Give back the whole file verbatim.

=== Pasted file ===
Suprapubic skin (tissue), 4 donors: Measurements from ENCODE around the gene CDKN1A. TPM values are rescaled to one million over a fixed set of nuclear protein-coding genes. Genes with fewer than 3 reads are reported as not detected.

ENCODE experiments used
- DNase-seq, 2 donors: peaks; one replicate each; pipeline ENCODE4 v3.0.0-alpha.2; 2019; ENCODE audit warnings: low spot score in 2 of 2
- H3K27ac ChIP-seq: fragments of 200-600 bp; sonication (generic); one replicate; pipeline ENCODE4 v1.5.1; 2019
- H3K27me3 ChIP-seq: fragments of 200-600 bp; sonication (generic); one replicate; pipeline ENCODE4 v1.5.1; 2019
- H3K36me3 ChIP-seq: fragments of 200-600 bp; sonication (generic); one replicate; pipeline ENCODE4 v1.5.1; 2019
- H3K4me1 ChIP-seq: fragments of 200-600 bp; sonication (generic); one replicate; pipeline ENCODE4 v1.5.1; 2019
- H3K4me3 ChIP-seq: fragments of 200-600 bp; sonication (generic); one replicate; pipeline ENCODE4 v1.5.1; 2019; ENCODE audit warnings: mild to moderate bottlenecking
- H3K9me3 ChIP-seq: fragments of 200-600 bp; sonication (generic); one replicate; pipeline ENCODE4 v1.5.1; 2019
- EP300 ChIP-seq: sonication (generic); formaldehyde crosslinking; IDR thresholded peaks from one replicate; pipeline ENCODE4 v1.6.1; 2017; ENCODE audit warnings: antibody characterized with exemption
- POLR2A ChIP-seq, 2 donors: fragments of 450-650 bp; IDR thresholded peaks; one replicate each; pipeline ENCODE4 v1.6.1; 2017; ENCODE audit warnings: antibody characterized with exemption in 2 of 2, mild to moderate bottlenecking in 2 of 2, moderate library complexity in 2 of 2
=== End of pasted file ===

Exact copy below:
Suprapubic skin (tissue), 4 donors: Measurements from ENCODE around the gene CDKN1A. TPM values are rescaled to one million over a fixed set of nuclear protein-coding genes. Genes with fewer than 3 reads are reported as not detected.

ENCODE experiments used
- DNase-seq, 2 donors: peaks; one replicate each; pipeline ENCODE4 v3.0.0-alpha.2; 2019; ENCODE audit warnings: low spot score in 2 of 2
- H3K27ac ChIP-seq: fragments of 200-600 bp; sonication (generic); one replicate; pipeline ENCODE4 v1.5.1; 2019
- H3K27me3 ChIP-seq: fragments of 200-600 bp; sonication (generic); one replicate; pipeline ENCODE4 v1.5.1; 2019
- H3K36me3 ChIP-seq: fragments of 200-600 bp; sonication (generic); one replicate; pipeline ENCODE4 v1.5.1; 2019
- H3K4me1 ChIP-seq: fragments of 200-600 bp; sonication (generic); one replicate; pipeline ENCODE4 v1.5.1; 2019
- H3K4me3 ChIP-seq: fragments of 200-600 bp; sonication (generic); one replicate; pipeline ENCODE4 v1.5.1; 2019; ENCODE audit warnings: mild to moderate bottlenecking
- H3K9me3 ChIP-seq: fragments of 200-600 bp; sonication (generic); one replicate; pipeline ENCODE4 v1.5.1; 2019
- EP300 ChIP-seq: sonication (generic); formaldehyde crosslinking; IDR thresholded peaks from one replicate; pipeline ENCODE4 v1.6.1; 2017; ENCODE audit warnings: antibody characterized with exemption
- POLR2A ChIP-seq, 2 donors: fragments of 450-650 bp; IDR thresholded peaks; one replicate each; pipeline ENCODE4 v1.6.1; 2017; ENCODE audit warnings: antibody characterized with exemption in 2 of 2, mild to moderate bottlenecking in 2 of 2, moderate library complexity in 2 of 2